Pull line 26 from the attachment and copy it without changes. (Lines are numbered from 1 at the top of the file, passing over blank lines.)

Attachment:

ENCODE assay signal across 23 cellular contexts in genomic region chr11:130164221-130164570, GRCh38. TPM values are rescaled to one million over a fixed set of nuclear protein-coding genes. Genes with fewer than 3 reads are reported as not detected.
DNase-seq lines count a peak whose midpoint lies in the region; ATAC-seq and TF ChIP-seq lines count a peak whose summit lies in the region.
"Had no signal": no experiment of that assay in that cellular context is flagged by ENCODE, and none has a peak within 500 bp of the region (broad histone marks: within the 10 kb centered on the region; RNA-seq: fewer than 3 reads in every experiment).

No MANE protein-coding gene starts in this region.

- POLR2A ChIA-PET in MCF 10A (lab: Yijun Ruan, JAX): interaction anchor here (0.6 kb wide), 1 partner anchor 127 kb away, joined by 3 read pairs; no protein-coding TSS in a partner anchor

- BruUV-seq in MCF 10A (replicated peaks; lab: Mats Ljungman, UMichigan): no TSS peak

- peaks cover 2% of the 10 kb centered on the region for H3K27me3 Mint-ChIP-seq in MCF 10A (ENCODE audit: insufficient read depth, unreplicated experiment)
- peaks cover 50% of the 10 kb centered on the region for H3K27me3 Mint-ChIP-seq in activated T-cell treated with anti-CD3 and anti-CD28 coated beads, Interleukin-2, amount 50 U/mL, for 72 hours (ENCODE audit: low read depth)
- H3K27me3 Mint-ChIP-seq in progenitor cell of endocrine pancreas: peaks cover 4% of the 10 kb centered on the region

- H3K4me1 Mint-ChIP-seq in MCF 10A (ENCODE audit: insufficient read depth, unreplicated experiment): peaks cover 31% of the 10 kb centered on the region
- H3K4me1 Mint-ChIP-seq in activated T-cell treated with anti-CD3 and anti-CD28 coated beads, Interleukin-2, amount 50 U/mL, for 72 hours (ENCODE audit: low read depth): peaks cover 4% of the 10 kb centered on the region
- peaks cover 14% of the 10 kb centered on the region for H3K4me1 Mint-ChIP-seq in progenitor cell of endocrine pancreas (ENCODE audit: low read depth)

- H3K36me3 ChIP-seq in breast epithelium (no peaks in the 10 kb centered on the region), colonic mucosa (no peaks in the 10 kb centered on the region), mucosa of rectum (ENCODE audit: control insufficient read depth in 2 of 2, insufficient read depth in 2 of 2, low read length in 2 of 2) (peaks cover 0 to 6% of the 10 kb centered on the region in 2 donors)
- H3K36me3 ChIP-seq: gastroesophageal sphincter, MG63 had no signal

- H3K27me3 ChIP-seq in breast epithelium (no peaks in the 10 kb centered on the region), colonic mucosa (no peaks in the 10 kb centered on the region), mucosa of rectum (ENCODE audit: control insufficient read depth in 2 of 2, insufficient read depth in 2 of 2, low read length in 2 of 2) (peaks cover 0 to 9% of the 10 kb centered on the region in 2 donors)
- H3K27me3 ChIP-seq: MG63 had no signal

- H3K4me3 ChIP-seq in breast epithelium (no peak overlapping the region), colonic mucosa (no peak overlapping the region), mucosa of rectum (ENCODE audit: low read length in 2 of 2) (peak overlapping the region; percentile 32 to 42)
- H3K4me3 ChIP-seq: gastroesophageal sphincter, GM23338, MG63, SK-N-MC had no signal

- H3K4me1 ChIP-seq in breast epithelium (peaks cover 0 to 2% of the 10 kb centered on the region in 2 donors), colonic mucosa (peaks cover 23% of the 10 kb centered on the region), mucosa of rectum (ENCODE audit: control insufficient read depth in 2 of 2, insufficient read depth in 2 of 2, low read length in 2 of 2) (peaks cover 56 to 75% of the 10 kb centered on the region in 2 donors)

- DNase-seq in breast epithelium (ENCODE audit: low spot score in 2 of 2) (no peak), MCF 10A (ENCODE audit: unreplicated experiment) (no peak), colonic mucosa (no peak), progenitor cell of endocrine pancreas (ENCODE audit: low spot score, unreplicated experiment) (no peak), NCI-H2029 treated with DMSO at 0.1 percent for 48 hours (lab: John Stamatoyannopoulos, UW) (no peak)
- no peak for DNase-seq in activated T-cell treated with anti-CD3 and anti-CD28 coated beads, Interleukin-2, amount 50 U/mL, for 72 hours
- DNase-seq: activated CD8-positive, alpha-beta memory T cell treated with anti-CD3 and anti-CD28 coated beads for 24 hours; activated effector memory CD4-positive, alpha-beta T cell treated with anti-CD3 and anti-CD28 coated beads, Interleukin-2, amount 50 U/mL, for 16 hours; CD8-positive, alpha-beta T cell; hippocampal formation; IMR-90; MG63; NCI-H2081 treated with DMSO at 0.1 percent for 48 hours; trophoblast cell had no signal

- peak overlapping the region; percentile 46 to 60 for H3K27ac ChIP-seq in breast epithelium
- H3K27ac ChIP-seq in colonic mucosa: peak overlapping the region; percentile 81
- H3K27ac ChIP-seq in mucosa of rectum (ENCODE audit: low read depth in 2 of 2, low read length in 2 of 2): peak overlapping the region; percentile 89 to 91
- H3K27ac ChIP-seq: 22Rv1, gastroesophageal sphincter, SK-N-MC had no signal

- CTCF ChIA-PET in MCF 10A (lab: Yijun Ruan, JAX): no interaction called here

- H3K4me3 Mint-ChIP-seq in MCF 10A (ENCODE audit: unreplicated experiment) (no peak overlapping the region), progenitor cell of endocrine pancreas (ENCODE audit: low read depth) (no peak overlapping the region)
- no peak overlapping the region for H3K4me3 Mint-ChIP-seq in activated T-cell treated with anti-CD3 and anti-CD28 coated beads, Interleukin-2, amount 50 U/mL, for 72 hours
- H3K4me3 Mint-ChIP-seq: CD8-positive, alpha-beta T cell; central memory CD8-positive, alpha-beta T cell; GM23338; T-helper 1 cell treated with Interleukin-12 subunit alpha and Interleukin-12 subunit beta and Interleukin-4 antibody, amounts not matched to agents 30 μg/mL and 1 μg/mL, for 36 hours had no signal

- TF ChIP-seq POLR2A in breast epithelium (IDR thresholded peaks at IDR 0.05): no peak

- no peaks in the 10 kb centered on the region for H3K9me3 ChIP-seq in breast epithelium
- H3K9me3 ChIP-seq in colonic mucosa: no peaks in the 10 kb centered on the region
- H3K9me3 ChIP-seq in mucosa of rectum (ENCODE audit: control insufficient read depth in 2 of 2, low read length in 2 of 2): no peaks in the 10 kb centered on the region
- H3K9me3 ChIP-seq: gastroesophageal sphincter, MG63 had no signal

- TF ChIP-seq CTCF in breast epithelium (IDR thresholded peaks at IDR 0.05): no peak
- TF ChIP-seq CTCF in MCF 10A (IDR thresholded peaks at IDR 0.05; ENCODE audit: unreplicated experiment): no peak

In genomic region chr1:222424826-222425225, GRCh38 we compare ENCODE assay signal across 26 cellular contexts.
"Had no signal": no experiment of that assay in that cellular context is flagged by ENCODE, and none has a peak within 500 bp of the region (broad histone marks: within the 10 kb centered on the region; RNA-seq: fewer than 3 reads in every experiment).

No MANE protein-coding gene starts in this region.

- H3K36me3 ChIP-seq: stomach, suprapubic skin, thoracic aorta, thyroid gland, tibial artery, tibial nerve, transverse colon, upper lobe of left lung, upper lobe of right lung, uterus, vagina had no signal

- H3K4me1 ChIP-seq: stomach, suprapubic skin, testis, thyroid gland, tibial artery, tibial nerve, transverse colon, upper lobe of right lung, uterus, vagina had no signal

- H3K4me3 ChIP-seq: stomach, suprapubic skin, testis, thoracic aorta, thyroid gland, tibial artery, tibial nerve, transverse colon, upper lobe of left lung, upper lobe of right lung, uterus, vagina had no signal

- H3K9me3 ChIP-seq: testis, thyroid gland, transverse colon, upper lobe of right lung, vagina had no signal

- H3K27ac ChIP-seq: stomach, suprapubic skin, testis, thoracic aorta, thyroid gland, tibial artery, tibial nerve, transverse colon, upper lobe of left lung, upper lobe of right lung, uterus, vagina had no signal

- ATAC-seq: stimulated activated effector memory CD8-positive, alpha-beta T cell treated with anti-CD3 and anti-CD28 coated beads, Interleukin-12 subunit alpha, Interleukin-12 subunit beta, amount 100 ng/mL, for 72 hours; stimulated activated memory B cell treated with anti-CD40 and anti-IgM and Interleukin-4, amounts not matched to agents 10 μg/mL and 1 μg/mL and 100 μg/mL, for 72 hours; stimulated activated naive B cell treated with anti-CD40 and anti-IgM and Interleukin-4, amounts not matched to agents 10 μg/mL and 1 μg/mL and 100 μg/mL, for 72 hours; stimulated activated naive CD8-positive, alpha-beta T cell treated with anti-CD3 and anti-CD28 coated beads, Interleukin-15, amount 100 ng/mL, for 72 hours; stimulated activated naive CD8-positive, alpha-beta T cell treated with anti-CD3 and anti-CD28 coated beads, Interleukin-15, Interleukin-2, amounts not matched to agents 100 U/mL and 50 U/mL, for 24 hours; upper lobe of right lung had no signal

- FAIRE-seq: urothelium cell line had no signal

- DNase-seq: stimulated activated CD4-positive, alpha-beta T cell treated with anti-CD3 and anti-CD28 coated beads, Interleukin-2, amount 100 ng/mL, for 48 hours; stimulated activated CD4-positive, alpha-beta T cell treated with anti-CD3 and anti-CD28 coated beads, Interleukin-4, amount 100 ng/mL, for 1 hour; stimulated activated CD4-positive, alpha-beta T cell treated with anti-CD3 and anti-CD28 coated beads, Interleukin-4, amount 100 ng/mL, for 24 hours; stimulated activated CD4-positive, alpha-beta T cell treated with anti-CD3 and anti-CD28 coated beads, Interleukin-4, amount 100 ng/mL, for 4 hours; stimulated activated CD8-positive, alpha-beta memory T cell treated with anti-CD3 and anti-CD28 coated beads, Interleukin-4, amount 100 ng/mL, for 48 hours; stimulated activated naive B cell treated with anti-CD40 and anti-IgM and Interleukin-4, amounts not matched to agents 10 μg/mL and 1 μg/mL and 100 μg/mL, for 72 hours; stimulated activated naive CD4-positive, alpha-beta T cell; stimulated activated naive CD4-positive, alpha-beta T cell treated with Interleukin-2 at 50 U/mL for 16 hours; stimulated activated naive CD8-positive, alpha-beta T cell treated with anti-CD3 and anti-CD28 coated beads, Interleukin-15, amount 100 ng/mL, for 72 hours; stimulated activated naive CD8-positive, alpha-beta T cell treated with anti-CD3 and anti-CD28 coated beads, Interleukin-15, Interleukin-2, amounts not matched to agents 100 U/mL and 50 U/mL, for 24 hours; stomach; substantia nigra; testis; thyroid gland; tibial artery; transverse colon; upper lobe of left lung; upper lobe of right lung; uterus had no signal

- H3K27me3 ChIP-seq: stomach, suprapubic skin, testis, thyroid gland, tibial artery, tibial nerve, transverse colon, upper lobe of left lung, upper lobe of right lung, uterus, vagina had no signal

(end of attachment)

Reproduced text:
- H3K27ac ChIP-seq: 22Rv1, gastroesophageal sphincter, SK-N-MC had no signal